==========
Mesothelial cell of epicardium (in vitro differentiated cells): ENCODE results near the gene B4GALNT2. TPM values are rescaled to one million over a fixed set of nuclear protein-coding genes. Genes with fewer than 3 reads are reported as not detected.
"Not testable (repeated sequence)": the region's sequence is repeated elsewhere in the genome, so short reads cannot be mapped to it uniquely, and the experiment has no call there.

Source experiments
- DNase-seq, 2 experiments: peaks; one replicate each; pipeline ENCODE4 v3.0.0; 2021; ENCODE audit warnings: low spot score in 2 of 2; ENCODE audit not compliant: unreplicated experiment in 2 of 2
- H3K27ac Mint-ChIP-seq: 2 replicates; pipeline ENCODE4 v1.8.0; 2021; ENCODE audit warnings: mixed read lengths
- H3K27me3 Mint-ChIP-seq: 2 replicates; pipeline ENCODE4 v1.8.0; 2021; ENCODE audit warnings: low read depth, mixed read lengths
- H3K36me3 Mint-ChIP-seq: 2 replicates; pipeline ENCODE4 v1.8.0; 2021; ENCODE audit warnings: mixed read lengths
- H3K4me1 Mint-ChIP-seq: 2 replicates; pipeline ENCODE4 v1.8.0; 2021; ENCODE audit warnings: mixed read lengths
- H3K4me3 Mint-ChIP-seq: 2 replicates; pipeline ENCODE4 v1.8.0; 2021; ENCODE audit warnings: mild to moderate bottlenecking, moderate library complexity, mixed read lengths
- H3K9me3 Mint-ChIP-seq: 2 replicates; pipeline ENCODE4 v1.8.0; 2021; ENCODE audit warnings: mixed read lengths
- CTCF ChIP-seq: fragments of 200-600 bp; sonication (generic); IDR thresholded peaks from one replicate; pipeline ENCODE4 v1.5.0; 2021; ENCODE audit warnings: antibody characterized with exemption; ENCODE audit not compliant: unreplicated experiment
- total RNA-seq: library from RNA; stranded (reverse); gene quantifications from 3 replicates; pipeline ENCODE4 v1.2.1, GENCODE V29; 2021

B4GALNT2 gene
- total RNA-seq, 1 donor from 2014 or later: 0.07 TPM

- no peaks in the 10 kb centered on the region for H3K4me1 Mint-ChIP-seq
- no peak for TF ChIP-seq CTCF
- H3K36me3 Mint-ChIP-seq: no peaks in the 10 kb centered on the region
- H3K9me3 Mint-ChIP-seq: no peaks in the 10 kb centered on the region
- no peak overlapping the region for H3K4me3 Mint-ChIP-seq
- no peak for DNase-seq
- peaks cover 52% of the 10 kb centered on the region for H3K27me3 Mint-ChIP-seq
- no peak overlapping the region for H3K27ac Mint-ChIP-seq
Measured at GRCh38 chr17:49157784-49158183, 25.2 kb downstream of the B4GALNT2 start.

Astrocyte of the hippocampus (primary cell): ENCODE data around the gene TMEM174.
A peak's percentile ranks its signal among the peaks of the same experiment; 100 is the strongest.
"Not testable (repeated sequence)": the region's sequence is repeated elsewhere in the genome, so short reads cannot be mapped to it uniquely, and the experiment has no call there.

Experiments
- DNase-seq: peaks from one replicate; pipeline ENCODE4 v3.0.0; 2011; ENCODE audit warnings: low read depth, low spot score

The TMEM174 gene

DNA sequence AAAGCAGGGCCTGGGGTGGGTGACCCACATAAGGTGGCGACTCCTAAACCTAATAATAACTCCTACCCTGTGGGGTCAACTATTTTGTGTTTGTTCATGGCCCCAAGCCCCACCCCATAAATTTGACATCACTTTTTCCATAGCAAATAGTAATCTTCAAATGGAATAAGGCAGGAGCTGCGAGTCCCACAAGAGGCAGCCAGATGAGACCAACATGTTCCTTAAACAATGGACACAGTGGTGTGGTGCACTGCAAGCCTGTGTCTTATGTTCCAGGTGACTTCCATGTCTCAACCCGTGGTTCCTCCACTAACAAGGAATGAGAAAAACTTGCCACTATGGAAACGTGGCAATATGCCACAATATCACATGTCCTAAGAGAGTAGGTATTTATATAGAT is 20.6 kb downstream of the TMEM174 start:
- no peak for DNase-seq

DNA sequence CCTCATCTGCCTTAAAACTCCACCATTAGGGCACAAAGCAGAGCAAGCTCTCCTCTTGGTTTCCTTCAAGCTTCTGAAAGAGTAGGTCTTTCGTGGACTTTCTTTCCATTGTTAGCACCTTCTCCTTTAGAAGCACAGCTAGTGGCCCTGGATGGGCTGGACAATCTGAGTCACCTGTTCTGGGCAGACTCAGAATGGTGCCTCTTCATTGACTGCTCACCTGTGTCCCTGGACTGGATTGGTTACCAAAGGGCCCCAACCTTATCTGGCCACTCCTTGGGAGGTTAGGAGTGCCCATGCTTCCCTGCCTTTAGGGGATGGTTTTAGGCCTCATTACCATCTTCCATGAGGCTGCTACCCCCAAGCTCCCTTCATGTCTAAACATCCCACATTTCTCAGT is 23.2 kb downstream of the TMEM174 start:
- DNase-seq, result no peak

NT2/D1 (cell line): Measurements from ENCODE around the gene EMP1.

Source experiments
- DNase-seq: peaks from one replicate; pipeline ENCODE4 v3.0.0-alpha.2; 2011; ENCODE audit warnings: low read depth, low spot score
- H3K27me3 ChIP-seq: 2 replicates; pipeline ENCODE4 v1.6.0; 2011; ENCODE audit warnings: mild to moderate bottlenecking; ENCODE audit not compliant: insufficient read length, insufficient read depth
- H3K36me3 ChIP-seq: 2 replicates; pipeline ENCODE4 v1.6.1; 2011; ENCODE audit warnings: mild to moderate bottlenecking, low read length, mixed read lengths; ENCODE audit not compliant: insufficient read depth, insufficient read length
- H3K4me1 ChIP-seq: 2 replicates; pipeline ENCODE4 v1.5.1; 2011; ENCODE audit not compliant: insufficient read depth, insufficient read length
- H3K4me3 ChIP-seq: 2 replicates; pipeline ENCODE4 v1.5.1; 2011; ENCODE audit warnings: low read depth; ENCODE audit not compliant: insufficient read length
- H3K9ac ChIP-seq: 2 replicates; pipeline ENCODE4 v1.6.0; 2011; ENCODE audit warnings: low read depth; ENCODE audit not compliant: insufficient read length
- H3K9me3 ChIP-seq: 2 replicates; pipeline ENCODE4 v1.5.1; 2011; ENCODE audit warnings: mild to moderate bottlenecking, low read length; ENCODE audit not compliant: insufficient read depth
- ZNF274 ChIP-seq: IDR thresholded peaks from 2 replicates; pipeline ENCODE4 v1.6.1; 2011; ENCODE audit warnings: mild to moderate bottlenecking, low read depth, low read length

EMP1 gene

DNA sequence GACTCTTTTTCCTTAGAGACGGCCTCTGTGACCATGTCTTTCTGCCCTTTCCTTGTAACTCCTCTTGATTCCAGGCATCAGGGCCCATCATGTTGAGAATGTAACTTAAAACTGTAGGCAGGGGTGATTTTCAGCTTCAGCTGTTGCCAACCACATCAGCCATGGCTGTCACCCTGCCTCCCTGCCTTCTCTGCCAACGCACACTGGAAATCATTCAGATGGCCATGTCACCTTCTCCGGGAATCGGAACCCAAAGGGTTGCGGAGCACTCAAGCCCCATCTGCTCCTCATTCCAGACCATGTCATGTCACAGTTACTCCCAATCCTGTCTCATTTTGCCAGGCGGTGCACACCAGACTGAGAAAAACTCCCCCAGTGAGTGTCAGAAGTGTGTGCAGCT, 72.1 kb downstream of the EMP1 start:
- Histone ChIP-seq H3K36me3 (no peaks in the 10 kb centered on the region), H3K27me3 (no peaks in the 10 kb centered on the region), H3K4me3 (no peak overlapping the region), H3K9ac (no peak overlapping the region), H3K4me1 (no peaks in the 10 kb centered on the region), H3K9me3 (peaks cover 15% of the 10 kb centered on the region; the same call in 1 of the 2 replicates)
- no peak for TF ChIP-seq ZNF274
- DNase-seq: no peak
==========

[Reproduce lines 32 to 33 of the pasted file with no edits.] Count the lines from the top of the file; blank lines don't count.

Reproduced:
DNA sequence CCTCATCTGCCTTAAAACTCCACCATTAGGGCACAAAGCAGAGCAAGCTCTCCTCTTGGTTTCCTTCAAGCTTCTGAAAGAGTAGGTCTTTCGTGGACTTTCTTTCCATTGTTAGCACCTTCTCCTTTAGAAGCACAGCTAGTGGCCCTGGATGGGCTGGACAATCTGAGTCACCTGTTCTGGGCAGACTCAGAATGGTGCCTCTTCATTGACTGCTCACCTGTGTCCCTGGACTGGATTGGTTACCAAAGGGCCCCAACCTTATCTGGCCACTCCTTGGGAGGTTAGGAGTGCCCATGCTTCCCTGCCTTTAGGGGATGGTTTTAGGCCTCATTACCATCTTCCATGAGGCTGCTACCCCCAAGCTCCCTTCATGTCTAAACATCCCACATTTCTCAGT is 23.2 kb downstream of the TMEM174 start:
- DNase-seq, result no peak